(University of Hawai'i Press (Honolulu), 2004) Wei, Wang ; Jun, Liu ; Yamei, Hou ; Xinqiang, Si ; Weiwen, Huang ; Schepartz, Lynne A. ; Miller-Antonio, Sari
    Broad-based reconstructions of the Middle Pleistocene Asian environment are valuable sources of information that can augment our understanding of prehistoric human adaptations and expansion into East Asia. The sediments, speleothems, and geochronology of Panxian Dadong Cave serve as an example of the possible integration of this broader paleoenvironmental information with more fine-grained archaeological data. The current U-series and ESR dating results for Dadong suggest that the early human activity in the cave began at least 260 kya and continued until around 142 kya. This period correlates with Oxygen Isotope Stages 7 through 6. The lower part of the breccia (Layer 2) contains very strongly weathered dark deposits, suggesting a relatively warm climatic period from 260-180 kya that corresponds to OIS 7, followed by a cooler phase with less speleothem formation corresponding to OIS 6. The Middle Pleistocene stratigraphic sequence in the Dadong cave deposits documents fluctuating and rapid changes in temperature and humidity that are also detected in general Asian, as well as South China, paleoclimatic studies based on diverse data ranging from microstratigraphic and geochemical sediment analyses to mollusk species representation. KEYWORDS: Middle Pleistocene, Asian paleoenvironment, stratigraphy, speleothem, Panxian Dadong, China.
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    Lithic Technological Variability of the Middle Pleistocene in the Eastern Nihewan Basin, Northern China
    (University of Hawai'i Press (Honolulu), 2004) Shen, Chen ; Qi, Wei
    Previous studies have generalized the technological character of the Lower Paleolithic of China with reference to its non-Acheulean features, but regional perspectives on technological variability were largely overlooked. This study examines two lithic assemblages from Middle Pleistocene sites in the Nihewan Basin in northern China: Cenjiawan and Maliang. Through applications of refitting analysis, technological analysis, and use-wear examinations, technological variability within these assemblages is assessed. The results reveal some aspects of lithic technology that were largely undocumented in Lower Paleolithic industries, such as intentional selection of high-quality raw materials, continuously rotating core reduction, and evidence for butchering/meat-processing tool use, suggesting that the Cenjiawan and Maliang lithic assemblages might represent regional and/or temporal variations of Lower Paleolithic industries in northern China. The data are compared to other Lower Paleolithic industries such as Xiaochangliang, Dongguotou, and Zhoukoudian (Localities 1 and 15). KEYWORDS: Lower Paleolithic, lithic technology, core reduction, refitting, use-wear.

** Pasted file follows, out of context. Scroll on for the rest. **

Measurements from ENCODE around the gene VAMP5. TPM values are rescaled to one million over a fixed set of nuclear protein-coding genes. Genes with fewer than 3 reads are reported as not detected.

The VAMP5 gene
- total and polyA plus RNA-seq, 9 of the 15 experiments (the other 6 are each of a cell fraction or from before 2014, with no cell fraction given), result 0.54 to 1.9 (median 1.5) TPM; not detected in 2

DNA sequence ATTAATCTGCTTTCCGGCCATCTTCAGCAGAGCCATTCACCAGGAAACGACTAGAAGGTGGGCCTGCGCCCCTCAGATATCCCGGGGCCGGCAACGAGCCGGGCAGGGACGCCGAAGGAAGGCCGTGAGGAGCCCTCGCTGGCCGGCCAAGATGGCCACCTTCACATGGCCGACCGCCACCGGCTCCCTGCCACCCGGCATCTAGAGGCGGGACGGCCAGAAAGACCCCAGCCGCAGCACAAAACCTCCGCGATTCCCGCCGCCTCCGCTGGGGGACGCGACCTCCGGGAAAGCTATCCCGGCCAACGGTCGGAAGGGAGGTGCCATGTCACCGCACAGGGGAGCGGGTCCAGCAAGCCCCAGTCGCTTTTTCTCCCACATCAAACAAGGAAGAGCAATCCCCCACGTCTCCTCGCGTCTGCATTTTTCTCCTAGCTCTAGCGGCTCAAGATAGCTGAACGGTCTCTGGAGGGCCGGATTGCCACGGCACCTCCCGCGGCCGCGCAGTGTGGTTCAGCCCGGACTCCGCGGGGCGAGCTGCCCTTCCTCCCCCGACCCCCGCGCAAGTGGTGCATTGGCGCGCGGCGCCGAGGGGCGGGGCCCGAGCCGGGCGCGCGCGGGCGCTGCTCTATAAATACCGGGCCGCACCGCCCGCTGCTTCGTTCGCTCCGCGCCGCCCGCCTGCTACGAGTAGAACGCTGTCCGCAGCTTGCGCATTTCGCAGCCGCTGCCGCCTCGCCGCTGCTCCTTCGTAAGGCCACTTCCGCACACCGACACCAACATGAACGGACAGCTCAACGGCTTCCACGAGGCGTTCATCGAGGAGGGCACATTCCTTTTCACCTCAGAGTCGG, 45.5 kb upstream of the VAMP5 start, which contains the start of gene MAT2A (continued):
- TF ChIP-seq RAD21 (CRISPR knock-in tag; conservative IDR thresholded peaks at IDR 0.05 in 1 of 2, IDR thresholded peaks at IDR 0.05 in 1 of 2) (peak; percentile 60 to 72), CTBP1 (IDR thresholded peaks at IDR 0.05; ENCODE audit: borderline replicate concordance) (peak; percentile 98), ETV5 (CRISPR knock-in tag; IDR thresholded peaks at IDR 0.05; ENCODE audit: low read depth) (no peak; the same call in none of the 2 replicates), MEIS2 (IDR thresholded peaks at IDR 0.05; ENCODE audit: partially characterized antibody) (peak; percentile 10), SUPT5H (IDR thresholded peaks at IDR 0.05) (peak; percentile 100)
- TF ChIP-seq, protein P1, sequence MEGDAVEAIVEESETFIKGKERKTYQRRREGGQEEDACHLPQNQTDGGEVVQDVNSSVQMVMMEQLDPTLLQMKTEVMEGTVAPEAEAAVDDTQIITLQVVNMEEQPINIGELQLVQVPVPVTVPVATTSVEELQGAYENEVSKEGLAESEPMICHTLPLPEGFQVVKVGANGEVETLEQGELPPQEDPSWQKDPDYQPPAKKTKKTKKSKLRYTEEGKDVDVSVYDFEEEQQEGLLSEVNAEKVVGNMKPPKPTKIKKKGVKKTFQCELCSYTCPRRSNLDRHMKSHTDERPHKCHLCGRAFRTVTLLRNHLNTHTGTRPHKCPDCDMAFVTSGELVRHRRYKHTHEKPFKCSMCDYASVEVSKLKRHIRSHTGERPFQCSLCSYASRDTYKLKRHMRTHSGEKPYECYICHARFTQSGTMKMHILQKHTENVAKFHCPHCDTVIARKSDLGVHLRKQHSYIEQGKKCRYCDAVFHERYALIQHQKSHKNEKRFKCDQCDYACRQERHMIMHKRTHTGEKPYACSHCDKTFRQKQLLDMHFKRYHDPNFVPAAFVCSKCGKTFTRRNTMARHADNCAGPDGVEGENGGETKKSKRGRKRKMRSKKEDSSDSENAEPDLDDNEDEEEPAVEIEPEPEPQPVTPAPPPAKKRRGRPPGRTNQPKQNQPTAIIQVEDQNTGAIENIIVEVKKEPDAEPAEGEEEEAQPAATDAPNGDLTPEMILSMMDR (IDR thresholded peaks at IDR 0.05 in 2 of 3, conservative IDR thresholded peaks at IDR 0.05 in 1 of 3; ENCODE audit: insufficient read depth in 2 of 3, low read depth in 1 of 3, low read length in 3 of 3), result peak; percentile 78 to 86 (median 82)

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    Was the Emergence of Home Bases and Domestic Fire a Punctuated Event? A Review of the Middle Pleistocene Record in Eurasia
    (University of Hawai'i Press (Honolulu), 2004) Rolland, Nicolas
    The concept of a home-based land use strategy is fundamental for studying recent and prehistoric foraging populations. A proposed datum for the emergence of this behavior is set during later Middle Pleistocene times, around 400-350 kya, and temporally linked with the first established evidence for domestic fire making. Precise causes for this dual appearance remain obscure. Surveying the known Paleolithic record and contexts serves to identify possible factors and processes leading to this development. The emphasis here is on fire technology, particularly domestic fire making and uses, and fire's relationship with home base sensu lato characteristics, as contrasted with a previous land use system that reflects earlier primate patterns. Intentional bush and grassland burning could be components of this home base and domestic fire system. The issue of domestic fire and home base at Locality 1 in Zhoukoudian Cave is evaluated from the perspective of contemporaneous hominid behavior in Eurasia and Africa. KEYWORDS: fire production, home bases, Middle Paleolithic, East and Southeast Asia, Zhoukoudian Locality 1.